When Walking Is a Pain
By Erasmo Calzadilla
I could hardly make it anymore. Every day I had to bear the pain of trying to walk and to give classes standing while wearing a pair of shoes whose heels had collapsed.
I repeatedly stuffed the cavities with cardboard and wads of cotton, but they soon gave way, and were back to the same shoddy condition.
Although I’m the first to applaud the achievements of this form of so-called socialism, every day I fear that the system -where it’s impossible to buy a decent pair of shoes on your monthly salary- is becoming unsustainable.
Yet when I look at the feet of my fellow citizens, save a few exceptions, I’m confused to find that their situation doesn’t seem as critical as mine – despite my wage being above average.
I suppose that family remittances, private employment, and workplace theft are some of the reasons that explain the literally well-heeled youth who usually surround me.
Over time, I scraped together a few pesos and went reluctantly to spend them at Carlos Tercero, one of the biggest malls in Havana. As is the norm, the shopping center charges in a currency that it does not pay to its workers.
Let me take a moment to explain. With the national currency with which one is paid, it’s almost impossible to buy shoes or any other article of basic necessity. I also have to clarify that when you change national currency to hard currency, they charge you a tax on the transaction.
In any case… in the store, I first stopped to relish the shelf of Adidas running shoes, the favorite of champions, but the prices only made my blood run cold. After marveling over the latest in footwear technology, I turned to where the shoes produced by lesser-known factories are displayed and sold. These have the reputation -wrongly or rightly- of falling apart in a week.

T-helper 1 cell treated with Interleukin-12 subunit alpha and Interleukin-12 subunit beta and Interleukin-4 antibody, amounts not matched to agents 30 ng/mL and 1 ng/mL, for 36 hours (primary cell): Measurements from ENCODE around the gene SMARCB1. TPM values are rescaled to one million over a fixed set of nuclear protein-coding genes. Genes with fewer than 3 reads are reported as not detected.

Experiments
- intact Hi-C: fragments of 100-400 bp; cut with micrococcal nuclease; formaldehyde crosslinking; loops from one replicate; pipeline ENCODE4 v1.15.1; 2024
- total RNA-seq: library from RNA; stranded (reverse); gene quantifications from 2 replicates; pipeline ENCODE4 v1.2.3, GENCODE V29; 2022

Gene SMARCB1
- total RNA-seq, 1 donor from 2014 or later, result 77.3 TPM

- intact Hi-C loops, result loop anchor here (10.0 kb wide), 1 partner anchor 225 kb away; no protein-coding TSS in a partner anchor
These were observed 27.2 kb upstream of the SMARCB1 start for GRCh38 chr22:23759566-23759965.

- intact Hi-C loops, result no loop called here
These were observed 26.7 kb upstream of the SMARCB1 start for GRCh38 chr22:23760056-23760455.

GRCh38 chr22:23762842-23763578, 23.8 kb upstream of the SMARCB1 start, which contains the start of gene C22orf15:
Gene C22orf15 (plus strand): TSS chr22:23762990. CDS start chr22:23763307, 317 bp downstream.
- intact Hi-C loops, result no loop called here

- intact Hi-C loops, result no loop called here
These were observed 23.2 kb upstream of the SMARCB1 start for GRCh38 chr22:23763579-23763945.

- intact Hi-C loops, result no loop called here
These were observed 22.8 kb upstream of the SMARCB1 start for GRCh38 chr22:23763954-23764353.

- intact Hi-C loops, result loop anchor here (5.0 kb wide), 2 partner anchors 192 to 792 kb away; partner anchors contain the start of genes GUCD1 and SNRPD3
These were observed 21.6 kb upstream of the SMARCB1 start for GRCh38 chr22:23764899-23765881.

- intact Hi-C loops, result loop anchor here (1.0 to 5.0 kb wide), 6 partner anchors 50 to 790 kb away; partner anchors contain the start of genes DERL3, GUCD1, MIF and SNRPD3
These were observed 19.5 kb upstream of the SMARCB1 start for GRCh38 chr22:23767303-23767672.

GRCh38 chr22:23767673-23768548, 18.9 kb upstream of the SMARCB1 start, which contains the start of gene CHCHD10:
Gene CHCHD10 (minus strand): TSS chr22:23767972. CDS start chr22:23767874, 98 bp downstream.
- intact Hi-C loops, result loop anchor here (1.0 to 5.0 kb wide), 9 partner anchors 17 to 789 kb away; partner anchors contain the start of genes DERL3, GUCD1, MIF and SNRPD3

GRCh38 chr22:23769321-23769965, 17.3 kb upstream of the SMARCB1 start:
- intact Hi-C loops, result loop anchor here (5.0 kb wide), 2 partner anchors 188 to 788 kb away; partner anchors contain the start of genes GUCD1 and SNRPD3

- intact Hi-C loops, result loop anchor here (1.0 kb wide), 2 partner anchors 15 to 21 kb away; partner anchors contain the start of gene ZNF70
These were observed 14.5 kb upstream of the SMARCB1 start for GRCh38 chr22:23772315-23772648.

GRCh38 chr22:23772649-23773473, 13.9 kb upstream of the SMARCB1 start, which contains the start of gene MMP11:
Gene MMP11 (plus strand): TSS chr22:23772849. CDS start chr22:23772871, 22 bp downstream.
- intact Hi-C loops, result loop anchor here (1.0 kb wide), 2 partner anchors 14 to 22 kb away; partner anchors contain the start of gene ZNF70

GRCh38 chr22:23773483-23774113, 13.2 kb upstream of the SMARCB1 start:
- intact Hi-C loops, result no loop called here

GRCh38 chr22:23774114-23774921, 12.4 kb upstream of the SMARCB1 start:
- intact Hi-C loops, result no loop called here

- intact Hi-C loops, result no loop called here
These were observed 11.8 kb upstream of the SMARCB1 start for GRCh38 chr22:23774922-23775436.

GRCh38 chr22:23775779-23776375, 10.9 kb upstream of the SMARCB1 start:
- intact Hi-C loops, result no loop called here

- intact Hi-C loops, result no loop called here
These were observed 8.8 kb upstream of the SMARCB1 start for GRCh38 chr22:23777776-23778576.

Almost no pairs in that section went for less than 15 CUCs (Cuban hard currency), which is a little more than half of the wage that I earned when I worked at the University. However, that was a figure that never remained by the end of the month, since everything went for more necessary items. I found myself conflicted in an internal debate: on the one hand, my feet complained sorely, but on the other, my pocket refused to let go of 15 CUCs.
To make matters worse, since my conscience became aware that I was there considering buying new shoes, it put me on guard, preventing me from opting for anything made of animal leather, though these are the strongest and most attractive. I knew this was the pretty face of cruelty transformed into business. The more I was tempted, the more I envisioned cows raised with care for when they reach a certain age, at which time they’re stripped of their “raw materials.”
In short, between the compunction of my conscience and the circumspection of my pocket, I decided to make a half turn. I left in pain to go to other stores in search of shoes that would meet two requirements: they had to be cheap and not made of leather.